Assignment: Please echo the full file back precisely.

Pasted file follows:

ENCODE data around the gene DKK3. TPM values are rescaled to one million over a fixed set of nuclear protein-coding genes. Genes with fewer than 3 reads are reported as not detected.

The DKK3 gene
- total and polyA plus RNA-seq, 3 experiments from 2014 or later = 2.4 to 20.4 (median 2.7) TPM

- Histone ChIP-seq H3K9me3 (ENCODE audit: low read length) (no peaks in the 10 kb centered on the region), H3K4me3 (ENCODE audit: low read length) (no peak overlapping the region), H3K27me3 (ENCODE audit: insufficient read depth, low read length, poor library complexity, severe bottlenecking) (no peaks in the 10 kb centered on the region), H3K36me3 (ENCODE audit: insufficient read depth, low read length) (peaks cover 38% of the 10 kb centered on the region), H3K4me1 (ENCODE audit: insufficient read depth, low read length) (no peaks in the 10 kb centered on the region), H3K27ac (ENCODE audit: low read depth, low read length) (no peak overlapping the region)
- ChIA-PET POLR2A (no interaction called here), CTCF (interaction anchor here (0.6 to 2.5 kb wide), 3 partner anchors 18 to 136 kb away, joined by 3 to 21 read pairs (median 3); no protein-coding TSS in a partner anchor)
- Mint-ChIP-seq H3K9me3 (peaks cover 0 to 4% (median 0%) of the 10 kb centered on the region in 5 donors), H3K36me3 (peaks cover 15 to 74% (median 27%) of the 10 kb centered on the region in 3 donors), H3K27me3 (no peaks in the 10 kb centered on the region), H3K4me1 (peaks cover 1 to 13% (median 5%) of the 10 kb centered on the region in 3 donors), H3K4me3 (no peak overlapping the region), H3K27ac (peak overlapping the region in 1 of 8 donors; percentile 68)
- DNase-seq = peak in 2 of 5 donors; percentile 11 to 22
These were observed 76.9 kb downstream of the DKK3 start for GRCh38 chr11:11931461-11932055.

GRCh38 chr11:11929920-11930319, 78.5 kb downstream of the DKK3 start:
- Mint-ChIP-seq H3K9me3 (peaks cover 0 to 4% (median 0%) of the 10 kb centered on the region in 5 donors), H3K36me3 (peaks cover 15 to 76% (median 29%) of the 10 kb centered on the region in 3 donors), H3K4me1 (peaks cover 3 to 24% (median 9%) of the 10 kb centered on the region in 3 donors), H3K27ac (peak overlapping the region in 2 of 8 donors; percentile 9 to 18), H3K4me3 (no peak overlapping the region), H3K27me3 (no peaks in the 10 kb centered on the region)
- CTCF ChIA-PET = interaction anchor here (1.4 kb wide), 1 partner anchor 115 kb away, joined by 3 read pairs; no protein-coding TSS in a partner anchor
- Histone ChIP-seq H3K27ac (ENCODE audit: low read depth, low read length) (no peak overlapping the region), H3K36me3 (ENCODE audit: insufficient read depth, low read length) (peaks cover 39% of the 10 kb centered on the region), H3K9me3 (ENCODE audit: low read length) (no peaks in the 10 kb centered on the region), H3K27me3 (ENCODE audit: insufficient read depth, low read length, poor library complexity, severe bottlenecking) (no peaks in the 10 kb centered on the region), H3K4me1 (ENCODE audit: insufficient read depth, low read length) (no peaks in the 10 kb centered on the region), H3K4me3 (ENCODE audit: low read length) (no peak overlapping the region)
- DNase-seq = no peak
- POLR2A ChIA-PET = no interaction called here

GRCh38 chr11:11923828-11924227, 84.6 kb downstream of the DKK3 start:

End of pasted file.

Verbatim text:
ENCODE data around the gene DKK3. TPM values are rescaled to one million over a fixed set of nuclear protein-coding genes. Genes with fewer than 3 reads are reported as not detected.

The DKK3 gene
- total and polyA plus RNA-seq, 3 experiments from 2014 or later = 2.4 to 20.4 (median 2.7) TPM

- Histone ChIP-seq H3K9me3 (ENCODE audit: low read length) (no peaks in the 10 kb centered on the region), H3K4me3 (ENCODE audit: low read length) (no peak overlapping the region), H3K27me3 (ENCODE audit: insufficient read depth, low read length, poor library complexity, severe bottlenecking) (no peaks in the 10 kb centered on the region), H3K36me3 (ENCODE audit: insufficient read depth, low read length) (peaks cover 38% of the 10 kb centered on the region), H3K4me1 (ENCODE audit: insufficient read depth, low read length) (no peaks in the 10 kb centered on the region), H3K27ac (ENCODE audit: low read depth, low read length) (no peak overlapping the region)
- ChIA-PET POLR2A (no interaction called here), CTCF (interaction anchor here (0.6 to 2.5 kb wide), 3 partner anchors 18 to 136 kb away, joined by 3 to 21 read pairs (median 3); no protein-coding TSS in a partner anchor)
- Mint-ChIP-seq H3K9me3 (peaks cover 0 to 4% (median 0%) of the 10 kb centered on the region in 5 donors), H3K36me3 (peaks cover 15 to 74% (median 27%) of the 10 kb centered on the region in 3 donors), H3K27me3 (no peaks in the 10 kb centered on the region), H3K4me1 (peaks cover 1 to 13% (median 5%) of the 10 kb centered on the region in 3 donors), H3K4me3 (no peak overlapping the region), H3K27ac (peak overlapping the region in 1 of 8 donors; percentile 68)
- DNase-seq = peak in 2 of 5 donors; percentile 11 to 22
These were observed 76.9 kb downstream of the DKK3 start for GRCh38 chr11:11931461-11932055.

GRCh38 chr11:11929920-11930319, 78.5 kb downstream of the DKK3 start:
- Mint-ChIP-seq H3K9me3 (peaks cover 0 to 4% (median 0%) of the 10 kb centered on the region in 5 donors), H3K36me3 (peaks cover 15 to 76% (median 29%) of the 10 kb centered on the region in 3 donors), H3K4me1 (peaks cover 3 to 24% (median 9%) of the 10 kb centered on the region in 3 donors), H3K27ac (peak overlapping the region in 2 of 8 donors; percentile 9 to 18), H3K4me3 (no peak overlapping the region), H3K27me3 (no peaks in the 10 kb centered on the region)
- CTCF ChIA-PET = interaction anchor here (1.4 kb wide), 1 partner anchor 115 kb away, joined by 3 read pairs; no protein-coding TSS in a partner anchor
- Histone ChIP-seq H3K27ac (ENCODE audit: low read depth, low read length) (no peak overlapping the region), H3K36me3 (ENCODE audit: insufficient read depth, low read length) (peaks cover 39% of the 10 kb centered on the region), H3K9me3 (ENCODE audit: low read length) (no peaks in the 10 kb centered on the region), H3K27me3 (ENCODE audit: insufficient read depth, low read length, poor library complexity, severe bottlenecking) (no peaks in the 10 kb centered on the region), H3K4me1 (ENCODE audit: insufficient read depth, low read length) (no peaks in the 10 kb centered on the region), H3K4me3 (ENCODE audit: low read length) (no peak overlapping the region)
- DNase-seq = no peak
- POLR2A ChIA-PET = no interaction called here

GRCh38 chr11:11923828-11924227, 84.6 kb downstream of the DKK3 start: